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By Juleyka Lantigua

It’s time for the U.S. to build a national bullet train network.

High-speed railway systems have enormous economic, social and environmental benefits that have contributed to the economic growth and quality of life of many countries for decades. The networks are commonplace in Japan, France, Germany, Italy, England and many other countries.

The oldest and most famous bullet trains are part of Japan’s Shinkansen system, which created the innovative transportation technology. The most glamorized bullet train is the Chunnel train, which takes passengers from London to Paris in two hours and fifteen minutes.

I have travelled on both the Shinkansen and the Chunnel, and have seen first-hand how valuable, convenient and efficient those systems are. Here at home, Florida and California are leading the way with fully conceived proposals for statewide bullet train networks.

The California system would stretch from San Francisco, Oakland and Sacramento in the north through the Central Valley to Los Angeles and San Diego in the south. The 380-mile journey between San Francisco to Los Angeles would take just 2.5 hours (compare to 6 hours by car).

Economically, a coast-to-coast high-speed rail network would mean hundreds of thousands of construction and new permanent full-time jobs. In California alone, planners estimate creating nearly 160,000 construction-related jobs to plan, design and build the system, with an additional 450,000 permanent jobs by 2035. Overall, the state anticipates more than $1 billion in annual revenue from the rail system.

With the system in place, the ability to travel between major cities at reduced costs while avoiding the hassles of getting to and waiting at airports, will enable professionals and businesses to expand their reach regionally and nationally. Families will also once again afford to travel for vacations and holidays without enduring countless hours in crammed vehicles or the expense and inconvenience of group air travel.

Bullet trains significantly improve the environmental impact transportation has on the planet. These trains, some of which can carry more than 1,300 passengers, will remove hundreds of thousands of cars per year from highways, thereby reducing the toxins cars release into the air.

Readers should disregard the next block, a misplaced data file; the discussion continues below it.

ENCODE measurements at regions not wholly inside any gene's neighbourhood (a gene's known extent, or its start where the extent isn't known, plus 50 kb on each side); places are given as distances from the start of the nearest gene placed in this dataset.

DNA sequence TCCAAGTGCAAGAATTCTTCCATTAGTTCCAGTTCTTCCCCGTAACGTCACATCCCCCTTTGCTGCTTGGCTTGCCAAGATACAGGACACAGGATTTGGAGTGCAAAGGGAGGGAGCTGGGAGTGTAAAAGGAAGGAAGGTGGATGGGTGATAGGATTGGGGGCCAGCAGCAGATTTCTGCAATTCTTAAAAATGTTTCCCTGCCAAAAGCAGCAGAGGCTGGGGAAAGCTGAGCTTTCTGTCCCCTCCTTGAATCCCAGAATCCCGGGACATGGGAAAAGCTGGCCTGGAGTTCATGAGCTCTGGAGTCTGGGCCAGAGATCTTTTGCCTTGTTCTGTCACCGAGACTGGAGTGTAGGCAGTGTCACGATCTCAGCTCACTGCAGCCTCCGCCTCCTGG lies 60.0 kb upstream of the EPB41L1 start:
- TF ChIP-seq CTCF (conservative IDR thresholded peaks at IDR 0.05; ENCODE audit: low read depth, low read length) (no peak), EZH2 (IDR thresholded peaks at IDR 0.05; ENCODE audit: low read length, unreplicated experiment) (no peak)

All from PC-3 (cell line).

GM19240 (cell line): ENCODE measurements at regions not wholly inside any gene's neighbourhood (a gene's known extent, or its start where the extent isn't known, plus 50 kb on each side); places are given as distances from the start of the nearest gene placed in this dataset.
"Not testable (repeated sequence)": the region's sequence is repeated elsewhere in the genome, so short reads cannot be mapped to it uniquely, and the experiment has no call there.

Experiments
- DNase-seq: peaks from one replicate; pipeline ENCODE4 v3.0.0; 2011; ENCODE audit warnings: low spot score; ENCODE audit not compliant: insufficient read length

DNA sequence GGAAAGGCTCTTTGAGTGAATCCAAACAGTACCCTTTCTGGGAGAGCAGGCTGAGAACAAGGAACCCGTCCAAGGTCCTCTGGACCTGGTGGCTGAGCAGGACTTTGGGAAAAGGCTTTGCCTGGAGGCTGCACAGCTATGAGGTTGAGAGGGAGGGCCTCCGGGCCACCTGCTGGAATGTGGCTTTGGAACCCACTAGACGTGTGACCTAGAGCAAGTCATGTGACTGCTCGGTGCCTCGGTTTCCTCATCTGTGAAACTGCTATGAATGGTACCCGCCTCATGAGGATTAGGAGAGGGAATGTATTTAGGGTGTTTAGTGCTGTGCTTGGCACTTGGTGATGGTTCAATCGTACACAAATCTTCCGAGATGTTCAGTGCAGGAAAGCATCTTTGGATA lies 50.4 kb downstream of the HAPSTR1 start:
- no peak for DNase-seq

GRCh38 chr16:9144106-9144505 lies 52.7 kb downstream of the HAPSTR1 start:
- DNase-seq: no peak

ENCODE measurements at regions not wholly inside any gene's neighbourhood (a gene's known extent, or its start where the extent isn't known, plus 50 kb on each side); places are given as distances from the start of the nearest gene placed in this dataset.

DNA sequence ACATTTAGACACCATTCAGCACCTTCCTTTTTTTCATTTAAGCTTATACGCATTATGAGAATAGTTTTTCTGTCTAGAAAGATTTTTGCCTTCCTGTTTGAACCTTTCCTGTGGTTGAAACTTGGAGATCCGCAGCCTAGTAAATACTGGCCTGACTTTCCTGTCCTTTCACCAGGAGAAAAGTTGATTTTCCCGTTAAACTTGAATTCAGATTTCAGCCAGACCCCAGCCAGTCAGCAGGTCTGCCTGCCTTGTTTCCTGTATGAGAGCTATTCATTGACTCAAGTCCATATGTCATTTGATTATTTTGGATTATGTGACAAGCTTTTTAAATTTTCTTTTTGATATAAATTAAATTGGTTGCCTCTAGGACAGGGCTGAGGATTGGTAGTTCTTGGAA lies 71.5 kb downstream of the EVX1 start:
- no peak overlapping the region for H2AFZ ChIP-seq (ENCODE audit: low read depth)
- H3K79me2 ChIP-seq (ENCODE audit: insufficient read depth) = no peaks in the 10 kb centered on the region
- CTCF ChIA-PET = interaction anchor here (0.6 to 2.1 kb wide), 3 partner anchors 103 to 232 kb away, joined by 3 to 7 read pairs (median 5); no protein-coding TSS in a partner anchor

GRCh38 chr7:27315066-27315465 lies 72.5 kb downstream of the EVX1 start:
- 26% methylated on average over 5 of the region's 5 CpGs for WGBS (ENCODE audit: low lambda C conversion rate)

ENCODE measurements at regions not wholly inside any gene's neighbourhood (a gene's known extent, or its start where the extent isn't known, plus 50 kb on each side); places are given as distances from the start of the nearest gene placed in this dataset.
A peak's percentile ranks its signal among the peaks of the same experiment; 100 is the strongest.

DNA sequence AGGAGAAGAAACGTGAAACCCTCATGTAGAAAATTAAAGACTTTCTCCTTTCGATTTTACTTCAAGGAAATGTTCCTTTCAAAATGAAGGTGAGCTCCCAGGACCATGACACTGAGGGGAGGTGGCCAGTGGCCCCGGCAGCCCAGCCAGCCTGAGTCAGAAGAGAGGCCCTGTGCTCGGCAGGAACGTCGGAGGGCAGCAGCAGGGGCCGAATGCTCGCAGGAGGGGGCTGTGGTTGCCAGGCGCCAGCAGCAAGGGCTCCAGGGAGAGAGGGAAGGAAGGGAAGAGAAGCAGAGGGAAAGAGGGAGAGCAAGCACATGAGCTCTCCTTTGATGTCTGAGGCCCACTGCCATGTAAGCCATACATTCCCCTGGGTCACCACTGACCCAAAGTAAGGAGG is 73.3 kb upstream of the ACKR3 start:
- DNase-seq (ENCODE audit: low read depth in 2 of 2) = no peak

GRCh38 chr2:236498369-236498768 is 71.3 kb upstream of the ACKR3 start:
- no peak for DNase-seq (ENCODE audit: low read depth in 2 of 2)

A single lane of rail has the equivalent capacity of six lanes of highway. California officials project that building a network in their state will save 12.7 million barrels of oil per year, reducing the CO2 emissions by 12 billion pounds per year by 2030.

“A first-rate rail system would protect our environment, save families time and money, reduce our dependency on foreign oil, and help get our economy moving again,” Senator John Kerry said recently while announcing the High-Speed Rail for America Act of 2008, a bill he has co-sponsored that funds a national network of connected high speed train systems.

The Federal Rail Administration has already designated ten rail corridors, including plans to connect cities in the Midwest, the Northwest, major cities within Texas and Florida, and cities along the East Coast.

President-Elect Barack Obama recently said that “the choices that we make will help determine the type of country and world we leave to our children and grandchildren.” Establishing a national high-speed passenger train service will go a long way to enriching that legacy.

"Juleyka Lantigua is a journalist and editor whose work appears in national newspapers and magazines. For more info visit:"

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